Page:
A diner off rutted dirtroads on the Tennessee-Georgia line, breathing a sigh far outside the urban edge. A creek along the road.
In the equally rutted lot a Chevy 5-window pickup—not battered, not pristine.
A neon light atop a much-scarred and leaning utility pole. If it were night the light would buzz and wink in hot pink. Diner Diner Diner.
Nobody comes down the road anymore. No one ever came down the road.
A phone rings. The man in the truck waits a beat, picks it up, listens a moment, leans across the seat, dangles the receiver out the window.
A woman comes out the diner door: Is that her? Is that her? Hang the damn thing up!
The man: She’s lonely. She likes to listen to the sound of the place. She doesn’t like it there.
The woman: Goddammit! You don’t hang it up, I’ll rip it off!
The man: Don’t do that. It ain’t right.
The woman: Right? You wanna talk about right? It ain’t right for a man to let his wife listen in to his new family’s life. It ain’t normal. It ain’t anyways normal. She’s gotta let you go.
A boy wanders out the diner door: Let who go?
The woman: The “lady” that keeps calling your daddy on the telephone, has got to let your daddy loose.
Boy: You mean Margaret?
The woman: What do you mean “Margaret”?
Boy: That’s her name, Delores. Her name’s Margaret!
Delores, defeated: I know, I just. . . I just. . . She spins on tennies, flees into the diner.
Boy: Can I talk to her?
The man: Sure son.
The boy climbs in the bed of the truck, reels in the receiver, chats it up.
Interior: The restroom end of the diner is a walled-off bedroom now. The rest is much the same, now working as everything else. Dining room, living room, breakfast counter, rec room. The boy sleeps in an old booth. Table-top juke players remain on the counter and booth tops. The jukebox itself on the unmolested end-wall. The kitchen behind the counter intact.
The man, spinning a stool with his finger: Honey, I’m sorry. It just don’t seem right to hang up on her. She’s a long way from home. And it’s not what she expected. She doesn’t recognize anybody.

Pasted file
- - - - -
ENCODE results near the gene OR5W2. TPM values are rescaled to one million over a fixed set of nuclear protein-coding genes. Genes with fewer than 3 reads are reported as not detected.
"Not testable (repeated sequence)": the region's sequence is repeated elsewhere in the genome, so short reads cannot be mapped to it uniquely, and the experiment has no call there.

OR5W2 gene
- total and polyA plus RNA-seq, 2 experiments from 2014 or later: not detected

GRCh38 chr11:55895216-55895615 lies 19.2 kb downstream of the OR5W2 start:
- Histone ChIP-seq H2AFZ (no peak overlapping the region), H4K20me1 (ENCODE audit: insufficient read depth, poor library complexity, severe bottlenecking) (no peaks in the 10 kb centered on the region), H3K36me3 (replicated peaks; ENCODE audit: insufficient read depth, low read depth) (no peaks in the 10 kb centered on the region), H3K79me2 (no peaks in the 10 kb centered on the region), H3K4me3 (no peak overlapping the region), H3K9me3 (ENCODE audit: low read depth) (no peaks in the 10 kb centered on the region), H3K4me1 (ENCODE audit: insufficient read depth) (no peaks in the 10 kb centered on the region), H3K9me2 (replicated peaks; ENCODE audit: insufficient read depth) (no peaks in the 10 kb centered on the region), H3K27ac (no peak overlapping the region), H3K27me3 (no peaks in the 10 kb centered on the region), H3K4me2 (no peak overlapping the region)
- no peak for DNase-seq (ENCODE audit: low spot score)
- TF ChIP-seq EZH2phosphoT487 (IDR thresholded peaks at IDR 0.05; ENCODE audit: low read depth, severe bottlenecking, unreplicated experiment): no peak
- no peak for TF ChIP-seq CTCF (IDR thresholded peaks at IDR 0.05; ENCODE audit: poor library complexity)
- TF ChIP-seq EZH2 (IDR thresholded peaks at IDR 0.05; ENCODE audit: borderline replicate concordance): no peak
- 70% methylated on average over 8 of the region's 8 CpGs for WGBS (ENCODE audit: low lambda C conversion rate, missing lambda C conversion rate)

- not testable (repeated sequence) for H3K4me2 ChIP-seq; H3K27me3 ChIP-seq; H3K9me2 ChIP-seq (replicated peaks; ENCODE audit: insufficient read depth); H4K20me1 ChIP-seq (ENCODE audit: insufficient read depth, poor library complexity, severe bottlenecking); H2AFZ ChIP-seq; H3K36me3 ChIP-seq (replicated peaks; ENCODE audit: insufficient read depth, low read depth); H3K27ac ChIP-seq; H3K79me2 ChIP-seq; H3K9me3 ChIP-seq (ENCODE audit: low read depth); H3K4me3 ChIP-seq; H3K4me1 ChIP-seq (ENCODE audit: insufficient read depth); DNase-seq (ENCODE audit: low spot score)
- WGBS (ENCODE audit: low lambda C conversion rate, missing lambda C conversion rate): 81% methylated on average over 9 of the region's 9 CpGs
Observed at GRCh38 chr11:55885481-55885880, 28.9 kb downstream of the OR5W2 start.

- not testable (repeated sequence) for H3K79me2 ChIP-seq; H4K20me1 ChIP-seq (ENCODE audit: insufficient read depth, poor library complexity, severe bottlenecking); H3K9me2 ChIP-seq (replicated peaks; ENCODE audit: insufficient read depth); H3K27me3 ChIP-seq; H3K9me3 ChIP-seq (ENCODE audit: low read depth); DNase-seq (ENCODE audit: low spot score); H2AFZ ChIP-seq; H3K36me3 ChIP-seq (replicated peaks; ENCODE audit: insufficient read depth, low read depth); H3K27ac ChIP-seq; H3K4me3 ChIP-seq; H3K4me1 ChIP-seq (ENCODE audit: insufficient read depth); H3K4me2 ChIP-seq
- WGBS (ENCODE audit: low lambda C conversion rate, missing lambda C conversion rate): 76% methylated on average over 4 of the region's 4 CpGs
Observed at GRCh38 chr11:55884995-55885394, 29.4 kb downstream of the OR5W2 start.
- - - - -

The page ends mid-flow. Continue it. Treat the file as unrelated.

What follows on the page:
Delores: I don’t care. She was sposed to be out of your life. Just you and me and Timmy and this dammed old diner. I loved it then, when it was like that, the four of us.
The man, moving closer: I’m sorry, like I said. Truly sorry. It ain’t me. She never called when Timmy and I were here all alone. I love you, I surely do. She’s just lonely. What else can I do?
Delores: Hang up! Don’t answer – we don’t get any other calls. Say you can’t talk now! Anything! Just keep her out of our lives.
The man: Would you rather have her out here moving things around? Knocking stacks of plates off the shelves? Putting on records we don’t like? She could do that maybe if I made her mad. I don’t know what all she would do.
Delores, mollified some: I just hate it. Hate it. It was peaceful before. Before she remembered the number. Us, the diner, the creek. It was so new, and fresh. I’d never been in the country before. I’d never heard silence.
Timmy, coming in from the truck: I love talking to her. It’s like old times. She had to go somewheres. I hung the phone up like you showed me. What’s for dinner?
Delores: What do you think? Hamburgers, fries, and a shake. Go wash up.
Timmy hustles into the bedroom.
Delores: I still think it ain’t right. She’s dead and buried three years. Three damn years.
photo RJ’s Corner, https://rjscorner.net/2016/11/16/diners/